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Learn From 2011 To Help Plan For 2012 print email

Paul D. Wilson
Triple D Consulting
Wynne, Ark.

This has been one of the longest and most challenging years of my career. Cotton planting started in April and ended around June 10. There have been years when I’ve had a small amount of cotton planted late, but this year 15 percent of my acres were planted in June. Most of our cotton was booked early in the year.

The flood of 2011 really put producers in an uncomfortable position of planting outside of the normal window. With June cotton, you hope for two bales but can only expect about 750 pounds. For our late cotton, we chose to plant our earliest varieties, reduced nitrogen rates and aggressively applied mepichlor. Our plan was to squeeze a full crop into a short season. Unfortunately, a cool spell that showed up around Labor Day greatly reduced our yield potential.

Now is the time when I start to re-evaluate the year with my farmers. One of the key issues to consider is “How can we improve our weed control (mainly pigweed)?” Some options to consider are LibertyLink varieties, rotation to different crops, use of different chemistries and application timing. Farmers in my area have been proactive in trying to manage resistant weeds. With so much of our programs relying on residuals, we are still at the mercy of Mother Nature to provide activation. In some cases, the right chemicals were applied and at the right time only to watch a flush of weeds coming through.

The next step in looking back involves our variety selections. We take into consideration which variety preformed well and those that did not meet our standards. It’s important to see how a variety performs across a wide range of conditions. I rely on OVT trials provided by universities and what worked across my acres.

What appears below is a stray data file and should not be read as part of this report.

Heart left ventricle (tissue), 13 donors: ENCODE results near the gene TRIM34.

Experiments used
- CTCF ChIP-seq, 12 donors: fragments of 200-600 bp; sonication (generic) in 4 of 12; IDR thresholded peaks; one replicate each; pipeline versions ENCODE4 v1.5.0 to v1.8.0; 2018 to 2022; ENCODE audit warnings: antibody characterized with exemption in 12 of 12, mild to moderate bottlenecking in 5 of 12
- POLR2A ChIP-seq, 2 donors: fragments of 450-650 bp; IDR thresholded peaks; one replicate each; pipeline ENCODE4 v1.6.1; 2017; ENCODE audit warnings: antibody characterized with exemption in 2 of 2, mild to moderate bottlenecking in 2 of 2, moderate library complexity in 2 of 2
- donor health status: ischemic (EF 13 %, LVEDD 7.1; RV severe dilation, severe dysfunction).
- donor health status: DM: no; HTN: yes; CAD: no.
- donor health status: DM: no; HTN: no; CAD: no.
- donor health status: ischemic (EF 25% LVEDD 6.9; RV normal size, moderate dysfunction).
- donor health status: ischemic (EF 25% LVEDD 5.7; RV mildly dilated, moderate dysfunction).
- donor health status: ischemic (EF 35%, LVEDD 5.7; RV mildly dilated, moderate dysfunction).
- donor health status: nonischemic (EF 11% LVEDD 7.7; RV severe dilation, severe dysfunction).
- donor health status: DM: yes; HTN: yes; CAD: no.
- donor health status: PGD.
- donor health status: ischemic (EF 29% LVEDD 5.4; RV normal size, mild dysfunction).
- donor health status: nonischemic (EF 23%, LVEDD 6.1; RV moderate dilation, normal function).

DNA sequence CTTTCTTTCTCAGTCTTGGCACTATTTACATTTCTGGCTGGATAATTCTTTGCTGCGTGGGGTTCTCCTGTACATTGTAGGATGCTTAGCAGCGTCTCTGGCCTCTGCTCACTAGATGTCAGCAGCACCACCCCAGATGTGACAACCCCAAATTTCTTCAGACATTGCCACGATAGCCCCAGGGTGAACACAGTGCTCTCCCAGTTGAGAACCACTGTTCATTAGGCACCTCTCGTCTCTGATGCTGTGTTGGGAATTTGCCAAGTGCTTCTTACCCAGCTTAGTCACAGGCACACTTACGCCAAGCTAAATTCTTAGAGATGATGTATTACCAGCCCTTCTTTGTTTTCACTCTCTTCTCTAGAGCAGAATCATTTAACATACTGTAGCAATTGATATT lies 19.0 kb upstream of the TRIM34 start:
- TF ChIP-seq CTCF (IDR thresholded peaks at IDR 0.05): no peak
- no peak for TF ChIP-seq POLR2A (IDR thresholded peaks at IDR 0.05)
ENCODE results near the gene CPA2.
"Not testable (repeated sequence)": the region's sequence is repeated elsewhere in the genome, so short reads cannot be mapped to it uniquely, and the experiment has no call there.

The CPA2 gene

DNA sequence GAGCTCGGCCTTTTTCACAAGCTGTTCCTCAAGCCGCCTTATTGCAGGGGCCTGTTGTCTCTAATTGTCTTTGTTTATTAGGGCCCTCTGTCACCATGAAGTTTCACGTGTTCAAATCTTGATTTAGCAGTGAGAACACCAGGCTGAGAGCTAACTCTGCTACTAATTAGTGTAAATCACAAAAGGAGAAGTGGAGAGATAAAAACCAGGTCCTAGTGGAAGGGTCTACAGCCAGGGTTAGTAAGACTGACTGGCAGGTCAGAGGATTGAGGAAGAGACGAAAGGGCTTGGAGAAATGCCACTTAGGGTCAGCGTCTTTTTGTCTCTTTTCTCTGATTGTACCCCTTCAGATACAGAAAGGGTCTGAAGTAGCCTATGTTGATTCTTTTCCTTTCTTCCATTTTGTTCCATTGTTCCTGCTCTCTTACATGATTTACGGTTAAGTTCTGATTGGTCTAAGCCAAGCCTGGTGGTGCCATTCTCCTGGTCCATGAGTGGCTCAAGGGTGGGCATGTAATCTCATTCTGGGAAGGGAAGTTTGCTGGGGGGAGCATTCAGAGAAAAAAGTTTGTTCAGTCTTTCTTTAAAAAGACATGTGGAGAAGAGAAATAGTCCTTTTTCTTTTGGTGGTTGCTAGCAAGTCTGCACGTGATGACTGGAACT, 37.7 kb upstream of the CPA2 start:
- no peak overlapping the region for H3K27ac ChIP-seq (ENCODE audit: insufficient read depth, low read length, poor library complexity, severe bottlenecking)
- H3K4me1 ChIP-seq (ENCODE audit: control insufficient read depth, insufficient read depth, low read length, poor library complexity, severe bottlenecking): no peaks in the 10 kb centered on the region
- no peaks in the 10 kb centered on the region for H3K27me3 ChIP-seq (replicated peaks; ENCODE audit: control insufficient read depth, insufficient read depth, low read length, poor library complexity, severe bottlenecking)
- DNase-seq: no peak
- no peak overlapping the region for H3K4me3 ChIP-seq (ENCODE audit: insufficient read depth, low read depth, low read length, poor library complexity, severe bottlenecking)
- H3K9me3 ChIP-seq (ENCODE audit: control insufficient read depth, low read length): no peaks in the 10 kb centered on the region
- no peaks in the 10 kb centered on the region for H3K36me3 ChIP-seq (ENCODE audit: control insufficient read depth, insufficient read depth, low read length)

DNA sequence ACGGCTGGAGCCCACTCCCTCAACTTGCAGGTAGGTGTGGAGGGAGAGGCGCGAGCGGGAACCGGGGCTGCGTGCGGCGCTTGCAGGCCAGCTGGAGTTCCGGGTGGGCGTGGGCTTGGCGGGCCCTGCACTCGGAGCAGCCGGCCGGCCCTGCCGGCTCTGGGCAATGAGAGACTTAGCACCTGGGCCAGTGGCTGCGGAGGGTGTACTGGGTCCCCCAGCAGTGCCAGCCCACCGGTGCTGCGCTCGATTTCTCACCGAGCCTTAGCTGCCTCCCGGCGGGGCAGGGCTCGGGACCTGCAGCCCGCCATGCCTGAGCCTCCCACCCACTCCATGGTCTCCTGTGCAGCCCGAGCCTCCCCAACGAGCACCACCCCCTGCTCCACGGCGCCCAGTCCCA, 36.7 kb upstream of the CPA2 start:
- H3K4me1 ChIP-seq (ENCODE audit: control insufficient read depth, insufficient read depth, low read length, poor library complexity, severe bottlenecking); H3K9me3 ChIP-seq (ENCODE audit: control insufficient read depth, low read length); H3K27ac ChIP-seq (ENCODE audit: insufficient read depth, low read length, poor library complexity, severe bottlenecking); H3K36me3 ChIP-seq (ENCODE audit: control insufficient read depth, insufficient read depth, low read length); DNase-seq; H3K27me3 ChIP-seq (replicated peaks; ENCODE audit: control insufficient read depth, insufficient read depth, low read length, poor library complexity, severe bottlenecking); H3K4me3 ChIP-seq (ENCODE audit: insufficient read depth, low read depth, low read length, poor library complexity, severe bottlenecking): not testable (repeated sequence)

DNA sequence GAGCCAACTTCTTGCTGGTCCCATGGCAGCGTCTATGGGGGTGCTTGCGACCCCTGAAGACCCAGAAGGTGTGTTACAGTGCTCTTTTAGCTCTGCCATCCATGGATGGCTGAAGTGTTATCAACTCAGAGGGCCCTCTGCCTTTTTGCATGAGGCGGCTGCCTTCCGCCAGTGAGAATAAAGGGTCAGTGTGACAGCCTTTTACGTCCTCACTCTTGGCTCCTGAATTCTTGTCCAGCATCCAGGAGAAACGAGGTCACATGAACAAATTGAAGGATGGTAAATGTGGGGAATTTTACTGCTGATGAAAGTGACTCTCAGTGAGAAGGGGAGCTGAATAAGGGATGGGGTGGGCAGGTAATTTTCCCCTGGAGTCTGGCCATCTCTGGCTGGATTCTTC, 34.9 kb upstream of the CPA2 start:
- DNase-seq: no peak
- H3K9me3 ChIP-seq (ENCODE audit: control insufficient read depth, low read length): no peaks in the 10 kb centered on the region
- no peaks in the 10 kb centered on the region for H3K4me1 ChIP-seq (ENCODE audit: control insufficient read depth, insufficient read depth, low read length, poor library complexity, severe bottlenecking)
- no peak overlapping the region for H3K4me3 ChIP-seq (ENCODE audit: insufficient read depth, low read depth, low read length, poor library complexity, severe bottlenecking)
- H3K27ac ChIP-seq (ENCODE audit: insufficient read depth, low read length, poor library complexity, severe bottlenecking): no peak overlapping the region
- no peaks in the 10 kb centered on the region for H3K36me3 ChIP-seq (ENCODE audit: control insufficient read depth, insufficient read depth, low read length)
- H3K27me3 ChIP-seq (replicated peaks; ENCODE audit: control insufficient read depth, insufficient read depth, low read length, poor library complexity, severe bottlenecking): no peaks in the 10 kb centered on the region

Fall is an excellent time of year to start soil sampling. The majority of my cotton acres are grid sampled. The samples are set up on five-acre grids. Samples are pulled every two to three years. I send most of my soil samples to the University of Arkansas Soil Lab in Marianna. Fertilizer prescriptions are based on each producer’s yield potential. Grid sampling has saved my growers a lot of money. Most importantly, I recommend applying fertilizer at the right rate and precisely in the right area.

The biggest savings of grid sampling comes from lime applications. It’s amazing to see the variation of pH throughout a field. My goal is to let each field reach full yield potential at the lowest cost possible.

While we haven’t closed the book on 2011, we are already starting to prepare for 2012.

Click here to ask Paul D. Wilson a question or submit a comment about this month’s Cotton Consultant’s Corner.

• B.S. in Marketing and a minor in Ag Business –
  Arkansas State University
• Twenty-three years experience as a consultant
• Wife, Dana. Sons, Davis (12) and Drew (5)
• Enjoys hunting and reading

Recap:
Learn From 2011 To Plan For 2012

1. For our late cotton, we chose to plant our earliest varieties, reduced nitrogen rates and aggressively applied mepichlor.

2. In re-evaluating the year with my farmers, one of the key issues we will consider is how to improve our weed control, especially pigweed control.

3. Some options we are looking at include LibertyLink varieties, rotation to different crops, use of different chemistries and timing of applications.

4. As for variety selection, we take into consideration which variety performed well and those that did not meet our standards. I rely on university OVT trials and what worked across my acres.

5. The majority of my cotton acres are grid sampled. The samples are set up on five-acre grids and are pulled every two to three years and sent to the University of Arkansas Soil Lab in Marianna.

6. Fertilizer prescriptions are based on each producer’s yield potential. It’s important to apply fertilizer at the right rate and precisely in the right area.

7. The biggest savings of grid sampling comes from lime applications.

8. My goal is to let each field reach full yield potential at the lowest cost possible.

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